Trump's Big Mouth Is Demolishing America's Reputation and Its Secrecy Procedures, Leaving Our Intel Chiefs 'Horrified'

News & Politics

The view that President Trump is a menace to the safety of the American people is hardly confined to the political left. Senator Bob Corker, a conservative Republican from Tennessee and chairman of the Senate Foreign Relations Committee, dubbed Trump the "wrecking ball president."

Now this wrecking ball is damaging America's alliance with Europe and its procedures for handling the country’s most sensitive secrets, leaving U.S. military and intelligence, and their foreign counterparts, aghast. Trump’s habitual carelessness is dangerous, they say.

In his speech to NATO leaders Thursday he scolded them for failing to live up commitments to increase defense spending while failing to mention Article 5, the NATO mutual-defense pledge — something other leaders had been hoping to hear.

The Associated Press described the speech as an "unprecedented one-two punch" that "further rattled" an already anxious Europe. One Democratic leader called the remarks "condescending" and an "embarrassment." And that was before Trump described the Germans as "evil, very evil" for running a trade surplus with the United States.

The trail of wreckage left by Trump's big mouth is growing longer by the day. 

Intel on ISIS

On May 15, the Washington Post reported that Trump had revealed highly classified information to Russian Foreign Minister Sergei Lavrov and Russian Ambassador Sergey Kislyak in a White House meeting.

“This is code-word information,” said a U.S. official familiar with the matter, using terminology that refers to one of the highest classification levels used by American spy agencies. Trump “revealed more information to the Russian ambassador than we have shared with our own allies.”

The details emerged over the next week. The information, obtained from Israel, concerned specific terrorist plotting by the Islamic State, including Islamic State advances in bomb-making that could be used to mask an explosive device inside a laptop, according to USA Today.

Trump’s defense quickly fell apart. He claimed he never mentioned Israel in his talks with the Russians. Whether that is literally true or whether he was lying (again), doesn’t really matter. Israeli officials were “furious” about the disclosures, Foreign Policy reported, and Israeli defense minister Avigdor Lieberman acknowledged that Israel had “tweaked its intelligence-sharing protocols" with the United States after Trump’s off-script remarks.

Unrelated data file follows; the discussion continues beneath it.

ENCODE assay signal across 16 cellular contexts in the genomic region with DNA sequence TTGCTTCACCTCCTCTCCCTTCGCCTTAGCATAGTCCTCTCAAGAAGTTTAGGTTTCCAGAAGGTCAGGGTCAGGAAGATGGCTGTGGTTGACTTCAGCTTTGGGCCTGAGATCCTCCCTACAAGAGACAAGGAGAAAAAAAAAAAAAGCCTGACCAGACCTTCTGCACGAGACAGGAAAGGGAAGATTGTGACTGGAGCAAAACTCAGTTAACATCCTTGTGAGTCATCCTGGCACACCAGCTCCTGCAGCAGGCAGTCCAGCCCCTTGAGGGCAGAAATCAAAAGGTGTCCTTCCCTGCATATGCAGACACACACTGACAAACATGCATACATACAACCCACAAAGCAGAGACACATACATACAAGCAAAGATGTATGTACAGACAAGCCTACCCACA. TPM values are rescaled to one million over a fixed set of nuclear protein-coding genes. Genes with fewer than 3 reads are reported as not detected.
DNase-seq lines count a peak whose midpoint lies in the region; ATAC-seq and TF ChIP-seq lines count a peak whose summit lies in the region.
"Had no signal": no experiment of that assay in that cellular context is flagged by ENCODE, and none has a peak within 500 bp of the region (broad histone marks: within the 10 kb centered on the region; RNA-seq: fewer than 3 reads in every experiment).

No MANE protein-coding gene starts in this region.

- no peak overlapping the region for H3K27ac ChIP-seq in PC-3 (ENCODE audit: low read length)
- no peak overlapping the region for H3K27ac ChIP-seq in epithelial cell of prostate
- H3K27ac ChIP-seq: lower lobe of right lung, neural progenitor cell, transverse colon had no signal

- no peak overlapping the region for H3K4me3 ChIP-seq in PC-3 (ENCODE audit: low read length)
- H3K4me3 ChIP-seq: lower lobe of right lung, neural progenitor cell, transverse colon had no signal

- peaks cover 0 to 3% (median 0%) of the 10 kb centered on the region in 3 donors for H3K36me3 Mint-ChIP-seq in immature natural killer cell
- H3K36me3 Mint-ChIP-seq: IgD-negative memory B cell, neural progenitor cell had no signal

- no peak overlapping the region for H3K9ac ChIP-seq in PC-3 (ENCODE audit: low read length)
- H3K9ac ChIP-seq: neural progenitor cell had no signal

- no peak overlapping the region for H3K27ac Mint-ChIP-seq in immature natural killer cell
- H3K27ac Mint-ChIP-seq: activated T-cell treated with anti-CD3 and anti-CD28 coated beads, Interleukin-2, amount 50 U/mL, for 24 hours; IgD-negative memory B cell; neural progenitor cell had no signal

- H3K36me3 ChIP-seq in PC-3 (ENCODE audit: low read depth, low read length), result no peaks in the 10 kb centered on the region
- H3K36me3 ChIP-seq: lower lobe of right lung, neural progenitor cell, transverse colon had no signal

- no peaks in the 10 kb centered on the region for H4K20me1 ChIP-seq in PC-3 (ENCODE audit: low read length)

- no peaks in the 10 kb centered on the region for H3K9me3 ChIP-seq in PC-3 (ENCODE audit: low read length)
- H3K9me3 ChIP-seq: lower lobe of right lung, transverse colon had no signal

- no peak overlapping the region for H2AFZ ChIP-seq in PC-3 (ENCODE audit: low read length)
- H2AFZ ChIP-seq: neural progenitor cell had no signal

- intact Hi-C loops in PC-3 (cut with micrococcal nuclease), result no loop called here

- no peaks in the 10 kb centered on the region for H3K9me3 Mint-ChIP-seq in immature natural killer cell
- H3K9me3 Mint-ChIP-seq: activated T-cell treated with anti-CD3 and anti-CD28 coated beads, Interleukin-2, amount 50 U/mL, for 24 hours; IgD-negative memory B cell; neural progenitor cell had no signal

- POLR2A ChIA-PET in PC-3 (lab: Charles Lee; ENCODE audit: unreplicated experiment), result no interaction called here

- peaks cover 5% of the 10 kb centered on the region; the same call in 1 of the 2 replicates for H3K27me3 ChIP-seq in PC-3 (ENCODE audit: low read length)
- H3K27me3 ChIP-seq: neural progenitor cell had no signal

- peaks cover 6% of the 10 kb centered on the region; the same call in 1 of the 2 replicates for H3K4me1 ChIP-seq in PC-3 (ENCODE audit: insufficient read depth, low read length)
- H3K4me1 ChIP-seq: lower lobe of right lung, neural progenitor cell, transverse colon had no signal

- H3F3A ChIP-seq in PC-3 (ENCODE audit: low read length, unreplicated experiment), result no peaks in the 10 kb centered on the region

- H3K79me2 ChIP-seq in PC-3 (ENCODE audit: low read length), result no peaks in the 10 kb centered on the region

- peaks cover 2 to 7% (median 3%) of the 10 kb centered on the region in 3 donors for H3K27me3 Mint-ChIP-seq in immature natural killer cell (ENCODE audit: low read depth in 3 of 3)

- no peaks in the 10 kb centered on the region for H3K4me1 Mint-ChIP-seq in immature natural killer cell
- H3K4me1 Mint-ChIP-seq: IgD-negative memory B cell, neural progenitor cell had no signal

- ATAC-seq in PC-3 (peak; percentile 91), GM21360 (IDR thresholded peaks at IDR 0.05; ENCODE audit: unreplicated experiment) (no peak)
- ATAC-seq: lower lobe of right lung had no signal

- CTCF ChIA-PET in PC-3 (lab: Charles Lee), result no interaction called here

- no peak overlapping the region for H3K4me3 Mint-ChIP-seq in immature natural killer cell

“I can confirm that we did a spot repair and that there’s unprecedented intelligence cooperation with the United States,”  Lieberman told Israeli Army Radio“What we had to clarify with our friends in the United States, we did. We did our check.”

Former CIA director John Brennan testified Tuesday that if the president shared classified Israeli intelligence with Russian officials at the White House as reported, he violated intelligence-sharing protocol.

“It appears as though, at least from the press reports, that neither did it go in the proper channels nor did the originating agency have the opportunity to clear language for it,” Brennan said. “That is a problem."

Submarine Location

Then came the disclosure that Trump had told Philippine President Rodrigo Duterte that the U.S. had two nuclear submarines stationed near North Korea. 

“We have a lot of firepower over there,” Trump said, according to a transcript obtained by The Intercept. “We have two submarines—best in the world—we have two nuclear submarines, not that we want to use them at all.”

BuzzFeed News reported that "Pentagon officials are in shock after the release of a transcript between President Donald Trump and his Philippines counterpart reveals that the U.S. military had moved two nuclear submarines towards North Korea. 'We never talk about subs!' three U.S. officials said."

Rank and file military personnel also expressed surprise at the breach of normal security procedures.

A Pattern

In February, Trump "astounded" White House veterans with his decision to turn the public terrace of his Florida home into a situation room after he learned of a North Korea missile launch. Trump and Japanese Prime Minister Shinzo Abe remained at the table and discussed their response.

"While waiters came and went — and while one club member snapped photos — the two leaders reviewed documents by the light of an aide’s cellphone,” the Washington Post  reported, adding that presidents typically “move to private, secured settings to hash out such an event.”

In fact, Trump’s Mar-a-Lago estate has an on-site Sensitive Compartmented Information Facility, a specially outfitted room for storing top-secret records and holding confidential conversations. 

The White House denied any classified information had been seen or discussed at the impromptu dinner table conference, but that hardly addresses the qualms of security professionals.

“Assuming the smartphones staffers held aloft were consumer devices, they’re basically bugs waiting for someone to activate them,” noted Wire’s Brian Barrett. “Android phones are notoriously insecure outside of the most recent update, and even then aren’t guaranteed safe."

“The idea that somebody could target these phones is not science fiction,” says Matthew Green, cryptographer at Johns Hopkins University. “It’s actually a pretty standard, well-understood threat.”

Not by the president of the United States, it seems.

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